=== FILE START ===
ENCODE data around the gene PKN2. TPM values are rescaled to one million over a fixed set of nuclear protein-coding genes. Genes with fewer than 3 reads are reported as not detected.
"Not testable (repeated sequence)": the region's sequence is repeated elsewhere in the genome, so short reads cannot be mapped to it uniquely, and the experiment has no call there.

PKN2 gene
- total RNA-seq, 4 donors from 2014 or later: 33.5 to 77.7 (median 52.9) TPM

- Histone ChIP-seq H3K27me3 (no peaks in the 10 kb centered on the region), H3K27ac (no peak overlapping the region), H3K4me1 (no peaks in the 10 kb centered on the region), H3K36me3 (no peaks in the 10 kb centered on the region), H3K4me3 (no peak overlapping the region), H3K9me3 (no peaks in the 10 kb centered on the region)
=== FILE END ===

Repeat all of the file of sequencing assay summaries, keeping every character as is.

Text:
ENCODE data around the gene PKN2. TPM values are rescaled to one million over a fixed set of nuclear protein-coding genes. Genes with fewer than 3 reads are reported as not detected.
"Not testable (repeated sequence)": the region's sequence is repeated elsewhere in the genome, so short reads cannot be mapped to it uniquely, and the experiment has no call there.

PKN2 gene
- total RNA-seq, 4 donors from 2014 or later: 33.5 to 77.7 (median 52.9) TPM

- Histone ChIP-seq H3K27me3 (no peaks in the 10 kb centered on the region), H3K27ac (no peak overlapping the region), H3K4me1 (no peaks in the 10 kb centered on the region), H3K36me3 (no peaks in the 10 kb centered on the region), H3K4me3 (no peak overlapping the region), H3K9me3 (no peaks in the 10 kb centered on the region)